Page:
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Pete Ashby

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Pete Ashby last won the day on July 16 2019

Pete Ashby had the most liked content!

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About Pete Ashby

  • Rank
    Lieutenant-Colonel
  • Birthday 01/01/1901

Personal Information

  • Location
    Wales
  • Occupation
    Small holder and restorer

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  1. Good job, When your in the middle of it all and the pile of rusted cut offs is large than whats left it can be a bit overwhelming but full marks to you for persevering, the result is worth all the effort.
  2. The three replies you've got pretty well sum it up. In the UK unless you are working in a well insulated and heated workshop metal prep and painting of any sort is best left until the dew point and ambient temperature rises in the spring. Pete
  3. Just caught up with this thread, excellent result Sam a lovely restoration congratulations to you . Pete
  4. Agreed mag clamps are very useful, I use them in some situations to hold sheet and larger sections for fillet or butt welding but I notice they can make the arc unstable when working close to them so I try to only use them when tacking. In this instance I used the screws as the angle is dead square while the floor section has some slight distortion, both the angle and floor pressing are 16 gauge so it needs some force to draw the two together. Pete
  5. Well after a bit of a think and a couple of snifters and a lay down I decided the only way to sort out the corrosion where the rear skin meets the floor pressing was to once again bash on with the slitting disc. I have decided to cut a strip out of the back skin and removed 120 degree lip in the floor pressing. The rear skin is folded around the 120 degree lip and spot welded in place and that was the cause of the extensive corrosion due to water and muck becoming trapped in the fold. Rear skin and lip removed f The next challenge was replicate the lip in the floor pressin
  6. One with full French army spec just come onto Milweb this morning Pete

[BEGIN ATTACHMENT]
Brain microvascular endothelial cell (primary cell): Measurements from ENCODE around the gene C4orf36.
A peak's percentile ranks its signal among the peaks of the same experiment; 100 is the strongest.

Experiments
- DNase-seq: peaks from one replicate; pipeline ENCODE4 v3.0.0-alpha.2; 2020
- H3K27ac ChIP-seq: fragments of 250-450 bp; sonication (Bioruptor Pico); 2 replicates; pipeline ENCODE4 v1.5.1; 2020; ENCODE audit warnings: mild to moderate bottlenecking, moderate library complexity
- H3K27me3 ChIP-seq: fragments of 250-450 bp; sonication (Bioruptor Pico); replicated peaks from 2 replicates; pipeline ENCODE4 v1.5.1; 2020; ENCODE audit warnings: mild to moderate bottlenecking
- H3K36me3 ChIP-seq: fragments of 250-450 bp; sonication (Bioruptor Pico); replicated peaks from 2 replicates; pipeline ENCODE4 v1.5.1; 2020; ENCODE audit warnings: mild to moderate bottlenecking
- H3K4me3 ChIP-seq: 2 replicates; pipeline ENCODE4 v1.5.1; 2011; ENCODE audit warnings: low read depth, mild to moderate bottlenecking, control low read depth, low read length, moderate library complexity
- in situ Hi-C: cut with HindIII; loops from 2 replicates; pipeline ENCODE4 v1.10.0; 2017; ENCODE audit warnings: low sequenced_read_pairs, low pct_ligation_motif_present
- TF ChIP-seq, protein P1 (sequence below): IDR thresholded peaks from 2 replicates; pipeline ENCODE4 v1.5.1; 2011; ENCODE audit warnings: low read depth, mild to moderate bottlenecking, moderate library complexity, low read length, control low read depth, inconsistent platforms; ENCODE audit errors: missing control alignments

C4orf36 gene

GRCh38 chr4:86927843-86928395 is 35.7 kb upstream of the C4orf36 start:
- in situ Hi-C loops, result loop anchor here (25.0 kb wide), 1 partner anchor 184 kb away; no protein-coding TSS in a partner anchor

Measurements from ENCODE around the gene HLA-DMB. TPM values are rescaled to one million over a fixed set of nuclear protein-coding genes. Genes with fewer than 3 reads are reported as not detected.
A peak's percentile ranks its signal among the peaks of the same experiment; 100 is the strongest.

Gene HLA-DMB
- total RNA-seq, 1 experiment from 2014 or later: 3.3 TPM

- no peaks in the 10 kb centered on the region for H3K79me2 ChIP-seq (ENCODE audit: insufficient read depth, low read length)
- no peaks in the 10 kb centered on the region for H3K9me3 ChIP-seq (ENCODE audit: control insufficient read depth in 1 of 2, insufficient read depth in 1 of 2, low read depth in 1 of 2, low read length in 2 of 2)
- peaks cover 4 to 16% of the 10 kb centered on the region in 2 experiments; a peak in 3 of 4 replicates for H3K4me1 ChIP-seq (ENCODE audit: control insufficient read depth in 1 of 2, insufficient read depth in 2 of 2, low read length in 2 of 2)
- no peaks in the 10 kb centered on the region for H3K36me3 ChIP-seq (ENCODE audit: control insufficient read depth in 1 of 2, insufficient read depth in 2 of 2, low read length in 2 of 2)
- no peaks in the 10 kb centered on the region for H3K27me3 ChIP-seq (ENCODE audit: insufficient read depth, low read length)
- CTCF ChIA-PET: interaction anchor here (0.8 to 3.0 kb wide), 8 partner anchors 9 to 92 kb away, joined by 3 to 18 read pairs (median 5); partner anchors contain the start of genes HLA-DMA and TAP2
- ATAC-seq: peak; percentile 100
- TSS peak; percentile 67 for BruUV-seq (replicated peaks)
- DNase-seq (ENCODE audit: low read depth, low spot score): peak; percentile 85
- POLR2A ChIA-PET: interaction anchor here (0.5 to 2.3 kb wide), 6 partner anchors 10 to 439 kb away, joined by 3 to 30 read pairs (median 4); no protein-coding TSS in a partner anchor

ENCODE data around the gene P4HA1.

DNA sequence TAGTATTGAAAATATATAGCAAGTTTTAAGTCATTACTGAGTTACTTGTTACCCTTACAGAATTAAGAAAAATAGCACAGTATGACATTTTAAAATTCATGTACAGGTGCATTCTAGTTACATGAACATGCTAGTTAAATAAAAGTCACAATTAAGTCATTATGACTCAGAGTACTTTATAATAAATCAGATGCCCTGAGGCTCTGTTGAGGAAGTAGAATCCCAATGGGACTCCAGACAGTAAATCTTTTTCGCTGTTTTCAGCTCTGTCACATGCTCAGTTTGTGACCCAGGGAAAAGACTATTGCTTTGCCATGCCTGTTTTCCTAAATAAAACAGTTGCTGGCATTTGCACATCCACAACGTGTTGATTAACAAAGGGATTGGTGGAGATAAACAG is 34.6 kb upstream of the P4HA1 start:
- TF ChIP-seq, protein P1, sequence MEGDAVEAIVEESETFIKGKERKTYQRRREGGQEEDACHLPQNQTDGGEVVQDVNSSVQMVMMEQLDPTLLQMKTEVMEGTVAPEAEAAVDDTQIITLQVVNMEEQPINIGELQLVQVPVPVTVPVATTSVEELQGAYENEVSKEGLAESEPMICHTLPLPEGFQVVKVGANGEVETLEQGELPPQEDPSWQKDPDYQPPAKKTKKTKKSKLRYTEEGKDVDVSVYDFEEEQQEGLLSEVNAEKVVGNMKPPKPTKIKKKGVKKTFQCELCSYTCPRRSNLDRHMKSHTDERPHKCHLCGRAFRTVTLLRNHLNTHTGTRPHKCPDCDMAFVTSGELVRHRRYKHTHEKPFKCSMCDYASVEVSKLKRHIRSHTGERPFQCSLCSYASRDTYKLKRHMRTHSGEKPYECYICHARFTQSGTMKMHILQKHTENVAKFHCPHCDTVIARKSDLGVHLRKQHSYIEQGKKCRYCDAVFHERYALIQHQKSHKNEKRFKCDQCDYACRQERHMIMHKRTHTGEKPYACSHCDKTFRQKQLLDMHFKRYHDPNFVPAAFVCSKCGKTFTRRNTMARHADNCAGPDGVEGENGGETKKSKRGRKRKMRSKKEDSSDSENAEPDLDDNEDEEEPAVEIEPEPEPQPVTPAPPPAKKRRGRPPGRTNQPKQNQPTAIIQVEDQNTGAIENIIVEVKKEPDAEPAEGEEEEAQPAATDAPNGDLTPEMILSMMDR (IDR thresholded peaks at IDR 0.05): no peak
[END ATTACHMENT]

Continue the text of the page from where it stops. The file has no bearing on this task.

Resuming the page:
7. Back in the early 1960's there were several of the Aluminium type on the Thames nearly Hurley, they had been converted into small cabin cruisers with outboards on the back Pete
  8. Up date on the rear of the cab and floor in the last post I'd started to mark up the areas that would need attention and the same design issues of butt closed non sealed seams that caused issues on the front scuttle were evident on the rear section as well, it's a miracle that any of these closed cabs have survived frankly. This feature was the cause of the problem around the top of the rear panel, the cab roof can be removed for shipping purposes and the joint between the rear panel and the cab roof is closed with nothing more sophisticated than a metal strip that's what can be seen here
  9. After the usual Equinox rain and gales down here yesterday was a bit calmer so I could get the workshop doors open and move stuff around ready for phase two of the cab repair Completed front scuttle parked out of the way on the back of the Retriever And so it starts all over again on the rear floor and back panel, first job was to crane it off the tank at the back of the workshop and get it on a pallet where it can be worked on Quick look round and asses what needs doing Out with the chalk to mark up what needs replacing. The whole top section o
  10. At last work on the scuttle is finished, it's been a bit of a long haul and at times a bit like completing a jigsaw using a grinder and a welder but it's done now and ready for media blasting when the rear cab section and roof have been seen to but all that's for another day so a few photos to close this chapter. This bit was a bit tricky due to the tight curves and internal lip But with a bit of bish and bosh it came good Here the same area had to be repaired on the other side as well a result of being hidden under the inner wing And the repa
  11. Having called a halt to outside activities due to the somewhat unseasonable weather and needing a change from cutting out rust in the D15 cab I turned my attention to making some space in the store. So dragged the various bits and pieces that make up the Retriever spare wheel carrier and frame into the shed that I laughingly call the spray shop for the standard treatment. I couldn't remember when I'd added the construction of this piece of kit to the blog, looking back I was surprised to see it's been sitting around for nearly four years so it was high time to get it fully top coated a
  12. You will need very deep pockets for that vehicle Pete
  13. I think Steve has summed the whole expenditure versus value for money issue pretty succinctly. Your purchase has to be driven by your budget, your ability, tooling /equipment and as steviem above has found out available working space. Pete
  14. Sounds tempting but here's the rub Richard I'v'e been schooled in the Ward ethic of working, so there are only two excuses for inactivity one is death and the other is....... ah yes I remember now that's death to.
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